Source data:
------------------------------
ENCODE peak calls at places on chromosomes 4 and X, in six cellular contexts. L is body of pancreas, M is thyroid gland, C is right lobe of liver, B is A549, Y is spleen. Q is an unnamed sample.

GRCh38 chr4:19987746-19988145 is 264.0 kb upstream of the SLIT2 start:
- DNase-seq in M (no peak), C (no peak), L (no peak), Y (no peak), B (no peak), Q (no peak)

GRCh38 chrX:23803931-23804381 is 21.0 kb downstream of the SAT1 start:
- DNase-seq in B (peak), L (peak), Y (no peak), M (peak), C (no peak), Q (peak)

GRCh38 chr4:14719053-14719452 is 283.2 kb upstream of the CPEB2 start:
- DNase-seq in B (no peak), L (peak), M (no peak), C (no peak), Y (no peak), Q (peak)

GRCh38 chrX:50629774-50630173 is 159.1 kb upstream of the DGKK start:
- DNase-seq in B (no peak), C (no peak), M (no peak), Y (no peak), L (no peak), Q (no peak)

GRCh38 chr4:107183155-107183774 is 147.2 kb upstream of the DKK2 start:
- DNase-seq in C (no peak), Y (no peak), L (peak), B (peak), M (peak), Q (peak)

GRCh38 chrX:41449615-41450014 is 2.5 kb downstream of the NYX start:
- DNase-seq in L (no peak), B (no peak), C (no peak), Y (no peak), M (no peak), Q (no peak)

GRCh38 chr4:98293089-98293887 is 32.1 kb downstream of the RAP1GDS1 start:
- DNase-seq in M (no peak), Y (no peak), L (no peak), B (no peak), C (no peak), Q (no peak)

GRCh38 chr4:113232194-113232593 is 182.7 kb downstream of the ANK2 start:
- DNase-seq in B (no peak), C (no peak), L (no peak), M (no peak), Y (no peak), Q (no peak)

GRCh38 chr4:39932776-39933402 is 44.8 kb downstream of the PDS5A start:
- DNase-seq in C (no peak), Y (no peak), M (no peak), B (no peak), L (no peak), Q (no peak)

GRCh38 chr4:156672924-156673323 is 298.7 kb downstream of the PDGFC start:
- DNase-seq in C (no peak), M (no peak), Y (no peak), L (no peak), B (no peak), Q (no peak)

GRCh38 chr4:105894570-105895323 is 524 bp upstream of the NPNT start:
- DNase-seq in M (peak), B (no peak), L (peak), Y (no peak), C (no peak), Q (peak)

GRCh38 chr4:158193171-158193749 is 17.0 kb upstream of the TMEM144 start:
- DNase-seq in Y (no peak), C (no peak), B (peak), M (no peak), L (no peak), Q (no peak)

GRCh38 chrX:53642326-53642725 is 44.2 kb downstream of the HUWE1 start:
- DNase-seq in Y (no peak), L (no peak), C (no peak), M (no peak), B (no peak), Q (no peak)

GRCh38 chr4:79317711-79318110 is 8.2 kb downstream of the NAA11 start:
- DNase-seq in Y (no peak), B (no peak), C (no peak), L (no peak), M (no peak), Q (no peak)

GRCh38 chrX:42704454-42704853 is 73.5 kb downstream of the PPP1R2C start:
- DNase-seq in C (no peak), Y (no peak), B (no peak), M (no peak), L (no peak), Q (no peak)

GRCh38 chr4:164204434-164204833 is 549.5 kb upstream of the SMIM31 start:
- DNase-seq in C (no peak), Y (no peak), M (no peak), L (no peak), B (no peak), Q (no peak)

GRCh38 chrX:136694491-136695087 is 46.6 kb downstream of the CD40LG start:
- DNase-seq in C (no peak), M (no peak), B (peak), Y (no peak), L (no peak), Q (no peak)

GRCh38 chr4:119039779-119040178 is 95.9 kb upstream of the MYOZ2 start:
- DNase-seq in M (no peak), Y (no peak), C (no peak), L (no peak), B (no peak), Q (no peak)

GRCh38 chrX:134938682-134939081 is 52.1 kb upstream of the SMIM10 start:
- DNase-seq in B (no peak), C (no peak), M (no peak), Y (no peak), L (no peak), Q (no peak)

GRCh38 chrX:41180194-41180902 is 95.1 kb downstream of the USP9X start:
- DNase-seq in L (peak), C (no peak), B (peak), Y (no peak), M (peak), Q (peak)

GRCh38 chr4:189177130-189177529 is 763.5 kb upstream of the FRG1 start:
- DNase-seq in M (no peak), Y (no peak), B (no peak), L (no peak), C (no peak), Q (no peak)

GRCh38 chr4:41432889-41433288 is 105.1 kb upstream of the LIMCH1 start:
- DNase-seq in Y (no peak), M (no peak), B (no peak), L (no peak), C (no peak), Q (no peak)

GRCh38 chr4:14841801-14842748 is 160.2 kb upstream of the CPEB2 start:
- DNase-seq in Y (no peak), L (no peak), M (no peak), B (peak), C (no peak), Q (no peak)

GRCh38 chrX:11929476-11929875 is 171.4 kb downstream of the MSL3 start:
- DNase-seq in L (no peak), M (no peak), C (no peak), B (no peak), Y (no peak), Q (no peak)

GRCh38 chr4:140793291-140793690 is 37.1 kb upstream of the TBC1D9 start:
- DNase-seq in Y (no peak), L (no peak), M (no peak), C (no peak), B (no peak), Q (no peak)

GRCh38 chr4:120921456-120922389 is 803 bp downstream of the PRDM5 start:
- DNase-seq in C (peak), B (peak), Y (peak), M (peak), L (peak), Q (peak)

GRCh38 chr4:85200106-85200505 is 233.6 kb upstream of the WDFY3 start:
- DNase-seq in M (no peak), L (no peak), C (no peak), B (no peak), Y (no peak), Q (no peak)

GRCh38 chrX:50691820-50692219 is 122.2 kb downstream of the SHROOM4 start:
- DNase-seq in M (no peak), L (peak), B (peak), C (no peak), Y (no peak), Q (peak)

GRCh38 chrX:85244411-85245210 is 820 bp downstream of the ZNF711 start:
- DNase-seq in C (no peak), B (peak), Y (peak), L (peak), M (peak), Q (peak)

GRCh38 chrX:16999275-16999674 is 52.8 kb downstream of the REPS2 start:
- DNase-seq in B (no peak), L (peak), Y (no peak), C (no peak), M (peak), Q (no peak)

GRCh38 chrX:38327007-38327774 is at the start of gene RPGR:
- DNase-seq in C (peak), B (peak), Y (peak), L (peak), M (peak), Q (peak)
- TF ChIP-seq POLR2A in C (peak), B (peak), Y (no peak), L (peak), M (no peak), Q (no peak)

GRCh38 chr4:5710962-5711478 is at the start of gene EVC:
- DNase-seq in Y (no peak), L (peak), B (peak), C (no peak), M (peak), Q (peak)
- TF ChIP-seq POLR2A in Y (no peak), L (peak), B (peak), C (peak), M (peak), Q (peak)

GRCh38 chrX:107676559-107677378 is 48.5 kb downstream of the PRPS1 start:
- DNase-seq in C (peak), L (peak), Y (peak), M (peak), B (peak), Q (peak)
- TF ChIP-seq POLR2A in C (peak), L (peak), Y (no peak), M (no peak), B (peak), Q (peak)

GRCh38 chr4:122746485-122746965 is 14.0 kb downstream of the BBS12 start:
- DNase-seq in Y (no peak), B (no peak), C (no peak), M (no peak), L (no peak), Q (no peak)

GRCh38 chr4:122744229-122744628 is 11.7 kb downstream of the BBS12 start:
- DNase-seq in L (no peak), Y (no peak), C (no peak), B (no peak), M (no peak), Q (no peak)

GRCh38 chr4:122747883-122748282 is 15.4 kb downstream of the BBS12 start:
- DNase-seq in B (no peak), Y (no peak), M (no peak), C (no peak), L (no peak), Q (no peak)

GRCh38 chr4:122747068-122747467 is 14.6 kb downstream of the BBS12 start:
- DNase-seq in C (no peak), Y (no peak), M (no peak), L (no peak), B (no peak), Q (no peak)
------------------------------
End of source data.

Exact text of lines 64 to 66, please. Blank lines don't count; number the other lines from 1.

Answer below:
- TF ChIP-seq POLR2A in C (peak), B (peak), Y (no peak), L (peak), M (no peak), Q (no peak)

GRCh38 chr4:5710962-5711478 is at the start of gene EVC:
- DNase-seq in Y (no peak), L (peak), B (peak), C (no peak), M (peak), Q (peak)